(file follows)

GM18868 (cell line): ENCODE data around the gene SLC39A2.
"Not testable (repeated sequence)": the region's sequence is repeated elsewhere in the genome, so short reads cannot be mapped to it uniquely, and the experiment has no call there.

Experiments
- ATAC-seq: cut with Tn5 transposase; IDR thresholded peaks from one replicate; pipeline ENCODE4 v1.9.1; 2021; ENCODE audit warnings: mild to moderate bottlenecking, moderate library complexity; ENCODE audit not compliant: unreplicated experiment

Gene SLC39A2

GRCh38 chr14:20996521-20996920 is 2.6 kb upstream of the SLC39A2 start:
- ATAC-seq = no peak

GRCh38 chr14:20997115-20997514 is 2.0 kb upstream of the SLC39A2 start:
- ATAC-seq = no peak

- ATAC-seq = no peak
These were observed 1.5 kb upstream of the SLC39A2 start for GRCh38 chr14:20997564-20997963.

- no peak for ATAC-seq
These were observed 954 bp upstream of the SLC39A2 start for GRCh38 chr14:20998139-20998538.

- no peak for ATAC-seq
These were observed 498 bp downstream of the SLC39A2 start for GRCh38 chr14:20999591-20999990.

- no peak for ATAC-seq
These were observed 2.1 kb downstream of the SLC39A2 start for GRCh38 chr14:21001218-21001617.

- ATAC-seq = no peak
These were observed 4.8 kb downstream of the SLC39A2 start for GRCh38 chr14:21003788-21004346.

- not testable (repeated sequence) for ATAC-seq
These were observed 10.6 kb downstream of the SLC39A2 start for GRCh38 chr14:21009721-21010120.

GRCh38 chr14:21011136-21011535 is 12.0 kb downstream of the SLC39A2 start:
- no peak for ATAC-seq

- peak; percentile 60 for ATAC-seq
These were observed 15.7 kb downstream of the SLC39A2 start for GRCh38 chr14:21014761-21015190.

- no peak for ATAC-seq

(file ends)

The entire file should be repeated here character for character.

GM18868 (cell line): ENCODE data around the gene SLC39A2.
"Not testable (repeated sequence)": the region's sequence is repeated elsewhere in the genome, so short reads cannot be mapped to it uniquely, and the experiment has no call there.

Experiments
- ATAC-seq: cut with Tn5 transposase; IDR thresholded peaks from one replicate; pipeline ENCODE4 v1.9.1; 2021; ENCODE audit warnings: mild to moderate bottlenecking, moderate library complexity; ENCODE audit not compliant: unreplicated experiment

Gene SLC39A2

GRCh38 chr14:20996521-20996920 is 2.6 kb upstream of the SLC39A2 start:
- ATAC-seq = no peak

GRCh38 chr14:20997115-20997514 is 2.0 kb upstream of the SLC39A2 start:
- ATAC-seq = no peak

- ATAC-seq = no peak
These were observed 1.5 kb upstream of the SLC39A2 start for GRCh38 chr14:20997564-20997963.

- no peak for ATAC-seq
These were observed 954 bp upstream of the SLC39A2 start for GRCh38 chr14:20998139-20998538.

- no peak for ATAC-seq
These were observed 498 bp downstream of the SLC39A2 start for GRCh38 chr14:20999591-20999990.

- no peak for ATAC-seq
These were observed 2.1 kb downstream of the SLC39A2 start for GRCh38 chr14:21001218-21001617.

- ATAC-seq = no peak
These were observed 4.8 kb downstream of the SLC39A2 start for GRCh38 chr14:21003788-21004346.

- not testable (repeated sequence) for ATAC-seq
These were observed 10.6 kb downstream of the SLC39A2 start for GRCh38 chr14:21009721-21010120.

GRCh38 chr14:21011136-21011535 is 12.0 kb downstream of the SLC39A2 start:
- no peak for ATAC-seq

- peak; percentile 60 for ATAC-seq
These were observed 15.7 kb downstream of the SLC39A2 start for GRCh38 chr14:21014761-21015190.

- no peak for ATAC-seq